The New Year is a great time to take a long, hard look at your landscape. Examine it like a potential buyer.
There is really something to be said for curb appeal. As a buyer, you probably discovered that you liked the homes with gorgeous landscapes better, and those with attractive landscapes generally bring a premium in price.
It's not necessary to plant your yard to help the house get top dollar, but you should avoid doing anything to hurt the investment. And hurting the investment includes doing nothing when it comes to the landscape.
Trees and shrubs for the landscape can be expensive, but when you consider what they can do for the value of your home, they might be well worth the investment. Carefully designing and planning for these additions can ensure years of pleasure.
After meticulous plans, some gardeners fail to follow proper planting recommendations. The $5 plant in the $10 planting hole has merit. Successful establishment of new shrubs and trees in the landscape often depends on planting techniques and care.
This will be the only chance to get the new plant off to a good start.
Just like a container, where we usually find success growing plants or flowers, our shrub bed should be well-drained, moist, loose, nutrient- and humus-rich with a layer of mulch added to prevent loss of moisture, deter weeds and moderate extremes in soil temperatures. This is why basic planting instructions are included with the plant.
This soil will be the home for the life of those plants' roots. Metal edging, landscape timbers, brick and masonry work well to separate turf from beds, and to let you raise the soil with organic matter or specially prepared landscape mixes.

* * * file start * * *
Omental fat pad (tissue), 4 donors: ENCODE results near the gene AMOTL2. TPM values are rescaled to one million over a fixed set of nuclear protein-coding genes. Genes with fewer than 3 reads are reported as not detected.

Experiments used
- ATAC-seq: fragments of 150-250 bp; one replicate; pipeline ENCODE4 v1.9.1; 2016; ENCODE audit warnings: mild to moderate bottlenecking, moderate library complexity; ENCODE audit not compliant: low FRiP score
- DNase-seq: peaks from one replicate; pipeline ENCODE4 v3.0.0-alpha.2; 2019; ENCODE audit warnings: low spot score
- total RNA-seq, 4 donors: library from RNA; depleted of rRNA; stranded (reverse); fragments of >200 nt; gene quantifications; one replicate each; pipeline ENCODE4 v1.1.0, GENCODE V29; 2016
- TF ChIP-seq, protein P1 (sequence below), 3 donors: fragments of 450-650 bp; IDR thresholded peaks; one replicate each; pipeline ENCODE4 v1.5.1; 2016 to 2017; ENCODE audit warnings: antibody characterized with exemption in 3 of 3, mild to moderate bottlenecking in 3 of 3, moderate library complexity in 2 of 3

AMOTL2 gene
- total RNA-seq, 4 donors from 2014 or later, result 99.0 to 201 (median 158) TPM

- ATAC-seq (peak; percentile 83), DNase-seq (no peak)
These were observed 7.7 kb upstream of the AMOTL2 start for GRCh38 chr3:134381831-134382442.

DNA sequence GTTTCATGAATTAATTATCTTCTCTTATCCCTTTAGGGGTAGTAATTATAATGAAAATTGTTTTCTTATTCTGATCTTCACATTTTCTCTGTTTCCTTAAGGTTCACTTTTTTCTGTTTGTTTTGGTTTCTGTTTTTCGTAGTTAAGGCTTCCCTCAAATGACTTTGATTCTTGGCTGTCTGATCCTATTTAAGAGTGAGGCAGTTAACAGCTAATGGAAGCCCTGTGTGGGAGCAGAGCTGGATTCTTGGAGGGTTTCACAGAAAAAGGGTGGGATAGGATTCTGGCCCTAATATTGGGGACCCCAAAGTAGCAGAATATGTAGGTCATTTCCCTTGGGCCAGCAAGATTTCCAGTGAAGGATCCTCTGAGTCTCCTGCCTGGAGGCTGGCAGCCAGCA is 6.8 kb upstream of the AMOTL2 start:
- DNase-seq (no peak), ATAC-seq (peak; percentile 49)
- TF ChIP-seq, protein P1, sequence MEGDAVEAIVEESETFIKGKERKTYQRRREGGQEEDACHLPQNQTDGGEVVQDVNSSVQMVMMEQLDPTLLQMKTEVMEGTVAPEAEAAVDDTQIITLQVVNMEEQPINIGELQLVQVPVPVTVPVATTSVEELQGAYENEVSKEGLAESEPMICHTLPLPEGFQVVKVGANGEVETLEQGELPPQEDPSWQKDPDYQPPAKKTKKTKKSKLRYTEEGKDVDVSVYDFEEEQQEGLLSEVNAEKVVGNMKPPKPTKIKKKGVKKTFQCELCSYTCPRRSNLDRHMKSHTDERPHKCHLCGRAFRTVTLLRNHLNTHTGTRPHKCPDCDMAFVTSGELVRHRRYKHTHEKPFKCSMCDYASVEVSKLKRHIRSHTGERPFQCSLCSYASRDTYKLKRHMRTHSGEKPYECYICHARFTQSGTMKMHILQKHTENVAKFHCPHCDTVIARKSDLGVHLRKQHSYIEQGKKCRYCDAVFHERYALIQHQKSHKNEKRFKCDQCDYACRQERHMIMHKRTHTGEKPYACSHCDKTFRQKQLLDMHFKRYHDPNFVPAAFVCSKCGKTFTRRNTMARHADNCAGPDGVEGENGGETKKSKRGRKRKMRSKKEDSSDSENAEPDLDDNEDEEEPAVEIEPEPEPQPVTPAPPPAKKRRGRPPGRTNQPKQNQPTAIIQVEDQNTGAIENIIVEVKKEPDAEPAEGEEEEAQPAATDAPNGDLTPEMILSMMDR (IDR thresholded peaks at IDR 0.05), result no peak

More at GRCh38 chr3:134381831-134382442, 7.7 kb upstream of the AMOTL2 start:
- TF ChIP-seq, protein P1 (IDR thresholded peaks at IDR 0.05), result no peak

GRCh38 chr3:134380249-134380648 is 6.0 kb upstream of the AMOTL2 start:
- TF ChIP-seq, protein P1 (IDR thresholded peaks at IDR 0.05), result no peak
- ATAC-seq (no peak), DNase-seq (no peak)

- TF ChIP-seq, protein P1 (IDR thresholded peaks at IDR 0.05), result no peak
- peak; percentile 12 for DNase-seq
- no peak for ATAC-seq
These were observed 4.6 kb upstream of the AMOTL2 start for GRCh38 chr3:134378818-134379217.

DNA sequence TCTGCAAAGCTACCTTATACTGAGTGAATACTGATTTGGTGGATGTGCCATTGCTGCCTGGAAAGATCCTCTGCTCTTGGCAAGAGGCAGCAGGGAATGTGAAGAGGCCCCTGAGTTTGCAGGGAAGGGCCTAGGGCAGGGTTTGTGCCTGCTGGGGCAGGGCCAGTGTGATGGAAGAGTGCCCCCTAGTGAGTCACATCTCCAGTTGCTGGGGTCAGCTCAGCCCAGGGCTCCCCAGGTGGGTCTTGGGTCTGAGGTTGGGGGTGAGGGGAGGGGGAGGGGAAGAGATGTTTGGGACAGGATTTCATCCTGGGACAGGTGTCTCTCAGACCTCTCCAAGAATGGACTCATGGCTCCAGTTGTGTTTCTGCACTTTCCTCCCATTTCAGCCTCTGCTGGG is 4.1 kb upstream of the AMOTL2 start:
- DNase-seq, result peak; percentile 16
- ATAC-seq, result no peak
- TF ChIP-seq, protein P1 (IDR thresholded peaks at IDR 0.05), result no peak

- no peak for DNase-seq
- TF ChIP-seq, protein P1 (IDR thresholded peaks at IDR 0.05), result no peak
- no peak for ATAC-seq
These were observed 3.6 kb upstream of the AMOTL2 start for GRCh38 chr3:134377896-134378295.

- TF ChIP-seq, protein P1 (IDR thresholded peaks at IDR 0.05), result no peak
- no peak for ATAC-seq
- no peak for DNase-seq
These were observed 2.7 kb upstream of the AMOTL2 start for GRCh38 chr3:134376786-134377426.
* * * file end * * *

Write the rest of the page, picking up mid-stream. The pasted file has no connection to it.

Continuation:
Just as you would go to the nursery or garden center to buy a bag of potting mix for a container, you can prepare your landscape for that raised bed of new azaleas or hollies with a soil mix.
At the Columbus, Ga., Botanical Garden, we regularly buy a truckload of what I consider "black gold" — not because it is expensive, but because it allows for soil to be improved and for plants to quickly get established. You can buy these soil mixes soil mixes by the bag, cubic yard or truckload. When you look at the price by the cubic yard, you'll wonder why you have been torturing your plants with heavy compacted clay.
Try to plant in bold curves, and avoid planting in straight lines whenever possible. This allows you to create a mystery as to what lies around the curve. Use three to five basic plant materials that you repeat in other parts of the landscape. When you grow one or two of every shrub available, it might look like an unplanned arboretum. Place your shrubs in groupings or clusters of odd numbers: five, seven or nine.
If you want shrubs but the economy has you flinching, stretch the pocketbook by buying larger container-grown shrubs and smaller trees. It might seem expensive to buy 3- and 5-gallon shrubs, but you will not need as many, and you will be more likely to plant at the correct spacing.
Just like pledging to get fit after the New Year, it's good to get back to basics in your landscape. Your home is your most important investment, and after a little digging, you might find your body getting fit, too.
Norman Winter is executive director of the Columbus Botanical Garden in Columbus Ga., and author of Tough-as-Nails Flowers for the South and Captivating Combinations Color and Style in the Garden.